16. Data & Analytics Management
Data management is one of the latest HR roles to be added. It encompasses the ability to make data-driven decisions, characterized by the ability to read, understand, create, and communicate data and information and influence decision making.
This role involves the ability to work with metrics and KPIs, the ability to conduct data analysis (also known as people analytics) and create dashboards, and translate these insights into actions.
17. HR Technology Management
Technology management is also a newer role. Emerging in the ’90s, it is aimed at enabling efficient HR practices and realizing the HR strategy through technology. Also known as digital HR, it is enabling a better employee journey and helps to integrate HR practices.
For example, the applicant tracking system can now connect with the company’s learning management system (LMS). As soon as the new hire starts their LMS, it prompts the courses that the person should work on to be better in the new role they just started. This helps to greatly increase HR’s impact.
18. Change Management
Last but not least, there is change management. In today’s globalized and competitive environment, organizations are in a constant state of flux. Managing this constant change is key to being competitive in today’s landscape.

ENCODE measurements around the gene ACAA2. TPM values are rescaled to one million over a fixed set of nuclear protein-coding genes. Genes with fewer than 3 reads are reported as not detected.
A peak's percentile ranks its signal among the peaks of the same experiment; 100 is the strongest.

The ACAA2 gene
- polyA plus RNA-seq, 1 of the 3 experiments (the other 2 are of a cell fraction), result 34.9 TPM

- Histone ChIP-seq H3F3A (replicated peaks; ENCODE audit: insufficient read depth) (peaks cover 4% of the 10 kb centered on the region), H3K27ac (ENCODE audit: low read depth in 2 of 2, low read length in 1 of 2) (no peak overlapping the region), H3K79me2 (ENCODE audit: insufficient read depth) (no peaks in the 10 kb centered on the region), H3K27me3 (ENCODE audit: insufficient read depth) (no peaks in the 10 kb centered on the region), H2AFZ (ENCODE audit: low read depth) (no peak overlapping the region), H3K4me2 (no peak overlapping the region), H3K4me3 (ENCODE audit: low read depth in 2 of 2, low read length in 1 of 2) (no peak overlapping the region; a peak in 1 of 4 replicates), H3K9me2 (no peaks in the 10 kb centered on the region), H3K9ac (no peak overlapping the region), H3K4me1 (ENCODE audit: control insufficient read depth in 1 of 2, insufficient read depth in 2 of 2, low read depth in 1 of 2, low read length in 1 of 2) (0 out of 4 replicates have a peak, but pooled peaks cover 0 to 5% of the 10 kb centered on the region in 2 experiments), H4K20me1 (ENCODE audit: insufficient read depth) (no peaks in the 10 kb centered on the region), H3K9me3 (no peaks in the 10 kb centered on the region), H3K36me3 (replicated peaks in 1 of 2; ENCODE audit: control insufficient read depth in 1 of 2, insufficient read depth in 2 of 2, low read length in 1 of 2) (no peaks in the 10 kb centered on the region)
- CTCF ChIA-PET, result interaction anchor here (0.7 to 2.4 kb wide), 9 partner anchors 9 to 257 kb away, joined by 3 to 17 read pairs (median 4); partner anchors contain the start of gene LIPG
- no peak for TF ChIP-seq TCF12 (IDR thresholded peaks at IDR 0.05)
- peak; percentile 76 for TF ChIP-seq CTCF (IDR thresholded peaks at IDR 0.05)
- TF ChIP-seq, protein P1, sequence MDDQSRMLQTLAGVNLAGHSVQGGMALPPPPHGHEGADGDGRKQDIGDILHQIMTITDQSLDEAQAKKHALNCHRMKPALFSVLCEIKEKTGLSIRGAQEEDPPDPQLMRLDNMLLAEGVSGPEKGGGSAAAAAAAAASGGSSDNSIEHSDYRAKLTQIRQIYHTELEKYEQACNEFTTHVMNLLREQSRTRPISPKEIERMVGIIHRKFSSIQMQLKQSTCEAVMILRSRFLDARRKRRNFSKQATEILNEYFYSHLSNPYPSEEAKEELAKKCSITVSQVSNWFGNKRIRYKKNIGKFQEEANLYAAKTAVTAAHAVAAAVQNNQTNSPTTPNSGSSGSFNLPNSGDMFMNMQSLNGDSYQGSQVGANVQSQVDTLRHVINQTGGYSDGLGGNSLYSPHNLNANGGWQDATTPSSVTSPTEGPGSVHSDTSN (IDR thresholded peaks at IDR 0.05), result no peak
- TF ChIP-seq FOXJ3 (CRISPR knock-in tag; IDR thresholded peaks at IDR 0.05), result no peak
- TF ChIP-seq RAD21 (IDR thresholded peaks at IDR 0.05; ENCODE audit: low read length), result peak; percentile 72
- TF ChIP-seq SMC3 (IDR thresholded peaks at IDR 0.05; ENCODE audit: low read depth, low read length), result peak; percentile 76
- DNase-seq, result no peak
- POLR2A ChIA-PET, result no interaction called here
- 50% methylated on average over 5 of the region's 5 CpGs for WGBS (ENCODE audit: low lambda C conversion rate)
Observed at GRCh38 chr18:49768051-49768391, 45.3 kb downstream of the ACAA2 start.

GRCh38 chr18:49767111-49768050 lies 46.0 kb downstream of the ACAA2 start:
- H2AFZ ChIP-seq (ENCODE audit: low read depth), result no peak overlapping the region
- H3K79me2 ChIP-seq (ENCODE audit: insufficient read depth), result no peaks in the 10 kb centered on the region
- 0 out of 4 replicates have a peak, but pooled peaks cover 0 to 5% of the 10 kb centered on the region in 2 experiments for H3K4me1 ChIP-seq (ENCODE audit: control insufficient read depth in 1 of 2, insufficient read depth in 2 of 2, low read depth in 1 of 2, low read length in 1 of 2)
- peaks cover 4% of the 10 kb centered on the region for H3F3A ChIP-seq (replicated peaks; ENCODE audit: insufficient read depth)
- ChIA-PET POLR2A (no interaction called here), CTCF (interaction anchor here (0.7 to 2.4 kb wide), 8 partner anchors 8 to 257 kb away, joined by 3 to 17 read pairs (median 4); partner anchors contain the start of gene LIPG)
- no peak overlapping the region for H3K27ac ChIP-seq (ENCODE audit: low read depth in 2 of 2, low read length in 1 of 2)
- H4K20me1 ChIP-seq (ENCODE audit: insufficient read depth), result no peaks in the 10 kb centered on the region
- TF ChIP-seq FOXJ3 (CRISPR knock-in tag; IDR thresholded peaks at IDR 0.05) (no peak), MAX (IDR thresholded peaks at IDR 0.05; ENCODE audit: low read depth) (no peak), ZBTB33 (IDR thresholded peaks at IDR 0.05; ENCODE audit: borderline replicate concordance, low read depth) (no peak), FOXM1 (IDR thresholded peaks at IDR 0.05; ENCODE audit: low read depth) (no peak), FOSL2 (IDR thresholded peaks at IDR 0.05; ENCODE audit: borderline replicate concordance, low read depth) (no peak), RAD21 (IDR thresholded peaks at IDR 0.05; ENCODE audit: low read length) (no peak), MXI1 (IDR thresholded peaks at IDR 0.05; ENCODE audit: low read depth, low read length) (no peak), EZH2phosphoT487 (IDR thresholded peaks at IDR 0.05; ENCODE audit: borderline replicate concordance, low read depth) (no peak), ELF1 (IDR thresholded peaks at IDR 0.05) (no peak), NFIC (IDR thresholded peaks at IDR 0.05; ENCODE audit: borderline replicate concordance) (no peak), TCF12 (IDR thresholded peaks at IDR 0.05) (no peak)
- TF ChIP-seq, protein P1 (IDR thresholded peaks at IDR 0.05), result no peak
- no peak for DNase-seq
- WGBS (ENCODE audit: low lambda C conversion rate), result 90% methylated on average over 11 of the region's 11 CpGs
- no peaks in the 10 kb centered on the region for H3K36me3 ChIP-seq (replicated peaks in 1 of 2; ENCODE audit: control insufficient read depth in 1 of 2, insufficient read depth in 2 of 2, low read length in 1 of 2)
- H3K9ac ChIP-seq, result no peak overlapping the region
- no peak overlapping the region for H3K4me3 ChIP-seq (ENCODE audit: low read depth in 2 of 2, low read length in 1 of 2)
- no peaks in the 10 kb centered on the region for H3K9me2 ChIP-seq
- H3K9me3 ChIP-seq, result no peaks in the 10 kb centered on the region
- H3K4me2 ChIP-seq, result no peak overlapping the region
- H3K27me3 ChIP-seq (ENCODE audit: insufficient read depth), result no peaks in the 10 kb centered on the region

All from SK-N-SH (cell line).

Of specific interest is organizational culture. Shaping a desirable culture that enables the organization to reach its goals has never been more important. Here again, HR plays a crucial role in defining the culture, enabling leadership to lead by example, reinforcing the culture through people practices like performance management, and by featuring and rewarding exemplary behavior.
This brings us to the end of the overview with the 18 most commonly recognized Human Resources roles. When managed well, these high performing work practices will lead to motivated employees and superior organizational performance. This is what good Human Resource Management is all about: creating organizational value through engaged employees.
It goes without saying that these HR roles should align with each other. It is hard to hire the right people if you do not compensate them fairly. Or, you will run a big risk if you have a grievance procedure but can’t effectively resolve conflicts.
The greatest value will be created by bundling these roles into a streamlined whole.
To create a better overview of these roles, we have included an infographic. It shows the three categories of Human Resources Roles: Traditional HR responsibilities, production optimization, and managing employee attitudes.